We have completed maintenance on DiscoverMagazine.com and action may be required on your account. Learn More

Why Cannibalism Is A Common Behavior For Some Animals

While humans do not accept cannibalism, this behavior is common and predictable in some animals out of necessity.

By Emilie Le Beau Lucchesi
May 3, 2022 10:00 PMMay 4, 2022 1:16 PM
Lizards fighting
(Credit: B.E. Lewis/Shutterstock)


Sign up for our email newsletter for the latest science news

In November 1820, a sperm whale attacked and sank the Whaleship Essex while the 20-man crew hurried into smaller vessels. Within weeks, the men ran out of water, food and hope of a rescue. As crew members began to die from starvation and dehydration, survivors turned to their bodies and bones as a source of nourishment.

Cannibalism has long been a taboo topic in the U.S., and European missionaries or explorers in foreign lands used the practice as an excuse to justify violence.

But it is common in the natural world. Animals hunt and eat their own kind out of necessity, due to environmental stresses, or simply because they like the taste. Scientists began studying cannibalism in the 1970s. Since then, they’ve learned more about how it occurs and whether there are limits as to who is off the menu. Researchers are finding that cannibalism isn’t a feeding frenzy. Depending on environmental factors, cannibalism can be predictable.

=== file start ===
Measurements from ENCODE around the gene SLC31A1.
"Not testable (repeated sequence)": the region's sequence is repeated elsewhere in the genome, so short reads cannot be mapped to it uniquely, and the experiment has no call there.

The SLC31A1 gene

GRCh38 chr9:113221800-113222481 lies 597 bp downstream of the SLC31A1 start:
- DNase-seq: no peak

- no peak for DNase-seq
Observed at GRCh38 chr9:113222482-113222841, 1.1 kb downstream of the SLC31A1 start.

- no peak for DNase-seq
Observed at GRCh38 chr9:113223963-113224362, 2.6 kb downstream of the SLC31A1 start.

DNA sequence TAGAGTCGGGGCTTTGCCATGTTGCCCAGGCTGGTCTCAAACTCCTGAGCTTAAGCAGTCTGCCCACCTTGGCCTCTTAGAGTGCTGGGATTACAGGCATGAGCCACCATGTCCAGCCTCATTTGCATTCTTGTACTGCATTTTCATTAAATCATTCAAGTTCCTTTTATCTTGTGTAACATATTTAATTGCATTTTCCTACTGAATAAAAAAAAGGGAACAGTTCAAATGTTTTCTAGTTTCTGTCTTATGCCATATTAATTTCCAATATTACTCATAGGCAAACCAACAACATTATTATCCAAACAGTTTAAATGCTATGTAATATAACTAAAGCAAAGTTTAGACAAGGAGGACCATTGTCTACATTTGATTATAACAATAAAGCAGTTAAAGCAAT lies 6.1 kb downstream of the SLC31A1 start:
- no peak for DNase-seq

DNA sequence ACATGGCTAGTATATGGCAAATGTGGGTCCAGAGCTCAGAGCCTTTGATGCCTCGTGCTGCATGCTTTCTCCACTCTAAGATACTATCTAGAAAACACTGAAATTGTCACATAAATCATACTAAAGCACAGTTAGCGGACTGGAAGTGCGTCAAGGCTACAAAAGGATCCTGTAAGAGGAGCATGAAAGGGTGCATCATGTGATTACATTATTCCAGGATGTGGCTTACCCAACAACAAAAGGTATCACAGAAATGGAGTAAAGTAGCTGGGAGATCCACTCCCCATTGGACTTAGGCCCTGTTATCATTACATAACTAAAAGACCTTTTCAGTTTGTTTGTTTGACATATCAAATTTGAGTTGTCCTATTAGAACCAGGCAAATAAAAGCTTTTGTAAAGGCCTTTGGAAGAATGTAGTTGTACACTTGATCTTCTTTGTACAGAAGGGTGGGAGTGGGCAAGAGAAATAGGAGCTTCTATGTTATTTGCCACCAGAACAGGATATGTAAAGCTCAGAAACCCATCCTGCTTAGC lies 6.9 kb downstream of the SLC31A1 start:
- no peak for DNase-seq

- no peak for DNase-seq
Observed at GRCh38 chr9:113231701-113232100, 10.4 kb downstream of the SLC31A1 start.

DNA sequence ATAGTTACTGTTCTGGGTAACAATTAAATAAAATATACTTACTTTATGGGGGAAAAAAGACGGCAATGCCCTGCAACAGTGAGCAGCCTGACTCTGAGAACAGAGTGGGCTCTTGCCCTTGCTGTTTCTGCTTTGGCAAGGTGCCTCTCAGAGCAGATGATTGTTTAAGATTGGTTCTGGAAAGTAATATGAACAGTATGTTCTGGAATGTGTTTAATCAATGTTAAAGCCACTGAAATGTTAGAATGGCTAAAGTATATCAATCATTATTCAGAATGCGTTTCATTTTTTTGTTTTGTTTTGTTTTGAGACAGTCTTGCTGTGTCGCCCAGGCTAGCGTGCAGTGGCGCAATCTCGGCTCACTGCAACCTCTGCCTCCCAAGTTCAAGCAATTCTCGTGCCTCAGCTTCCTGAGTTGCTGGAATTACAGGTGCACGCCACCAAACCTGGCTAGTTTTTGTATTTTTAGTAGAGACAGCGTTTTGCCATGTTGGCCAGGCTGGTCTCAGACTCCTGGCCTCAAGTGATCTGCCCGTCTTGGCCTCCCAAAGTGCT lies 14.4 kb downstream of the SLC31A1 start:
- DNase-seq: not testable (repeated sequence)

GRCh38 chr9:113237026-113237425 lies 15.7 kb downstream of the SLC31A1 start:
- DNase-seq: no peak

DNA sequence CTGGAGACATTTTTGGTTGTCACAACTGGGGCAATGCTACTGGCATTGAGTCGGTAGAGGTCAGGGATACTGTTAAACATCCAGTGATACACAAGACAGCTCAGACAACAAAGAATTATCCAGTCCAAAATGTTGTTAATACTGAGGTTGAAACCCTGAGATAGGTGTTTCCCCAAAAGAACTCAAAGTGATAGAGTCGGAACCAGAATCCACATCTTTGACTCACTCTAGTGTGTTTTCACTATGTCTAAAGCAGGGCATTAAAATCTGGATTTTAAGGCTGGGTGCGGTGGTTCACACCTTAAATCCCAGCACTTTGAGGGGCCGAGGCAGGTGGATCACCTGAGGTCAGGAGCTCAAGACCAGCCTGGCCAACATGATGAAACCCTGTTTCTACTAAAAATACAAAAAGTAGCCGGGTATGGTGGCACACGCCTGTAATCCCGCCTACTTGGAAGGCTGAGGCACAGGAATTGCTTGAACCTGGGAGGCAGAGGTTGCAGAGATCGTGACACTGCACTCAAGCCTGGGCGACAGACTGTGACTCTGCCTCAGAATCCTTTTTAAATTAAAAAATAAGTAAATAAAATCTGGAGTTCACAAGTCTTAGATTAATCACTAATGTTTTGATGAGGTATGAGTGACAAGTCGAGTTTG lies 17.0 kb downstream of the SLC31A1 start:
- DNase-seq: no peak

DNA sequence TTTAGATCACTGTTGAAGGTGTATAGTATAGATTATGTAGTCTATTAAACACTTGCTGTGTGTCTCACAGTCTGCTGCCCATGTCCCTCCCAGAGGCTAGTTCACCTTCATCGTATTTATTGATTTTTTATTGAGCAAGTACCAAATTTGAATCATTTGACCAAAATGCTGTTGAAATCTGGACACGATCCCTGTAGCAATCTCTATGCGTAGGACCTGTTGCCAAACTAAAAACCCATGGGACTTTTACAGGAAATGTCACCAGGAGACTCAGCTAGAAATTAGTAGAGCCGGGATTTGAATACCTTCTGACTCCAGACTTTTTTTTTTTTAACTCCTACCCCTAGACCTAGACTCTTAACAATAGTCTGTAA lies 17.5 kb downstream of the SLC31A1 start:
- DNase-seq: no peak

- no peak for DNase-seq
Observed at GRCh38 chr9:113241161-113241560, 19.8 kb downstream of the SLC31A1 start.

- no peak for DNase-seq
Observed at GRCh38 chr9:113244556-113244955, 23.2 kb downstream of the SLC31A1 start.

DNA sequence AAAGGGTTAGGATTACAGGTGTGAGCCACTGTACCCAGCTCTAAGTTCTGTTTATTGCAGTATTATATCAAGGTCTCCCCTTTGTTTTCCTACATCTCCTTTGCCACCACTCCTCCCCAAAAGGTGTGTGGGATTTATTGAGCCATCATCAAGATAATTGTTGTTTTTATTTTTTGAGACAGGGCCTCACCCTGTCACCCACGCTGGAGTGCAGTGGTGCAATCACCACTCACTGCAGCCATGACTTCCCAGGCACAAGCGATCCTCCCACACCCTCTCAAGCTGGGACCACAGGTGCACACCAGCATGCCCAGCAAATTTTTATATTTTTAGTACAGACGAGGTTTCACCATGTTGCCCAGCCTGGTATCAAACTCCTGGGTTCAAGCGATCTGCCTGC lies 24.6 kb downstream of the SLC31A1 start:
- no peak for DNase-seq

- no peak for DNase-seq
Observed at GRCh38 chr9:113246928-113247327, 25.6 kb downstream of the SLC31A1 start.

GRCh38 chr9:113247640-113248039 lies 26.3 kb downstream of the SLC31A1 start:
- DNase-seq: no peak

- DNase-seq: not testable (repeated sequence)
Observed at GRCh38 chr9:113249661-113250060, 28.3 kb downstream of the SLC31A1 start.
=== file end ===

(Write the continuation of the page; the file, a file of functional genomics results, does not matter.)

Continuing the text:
Carving Out Cannibalism

The first scientists to research cannibalism studied patterns among cannibalistic creatures. In 1981, a study in the Annual Review of Ecology and Systematics examined data from hundreds of studies regarding cannibalism, or “intraspecific predation,” as the author called it.

The author identified five main patterns among cannibalistic behavior. To start, the young were more apt to be eaten than mature adults. Eggs, in particular, were most vulnerable because they were both defenseless and nutrient-rich. Researchers observed cannibalism in almost every egg-laying creature from spiders to lizards, to birds. The study also found that many animals didn’t recognize their own kind. To them, an egg was just an egg.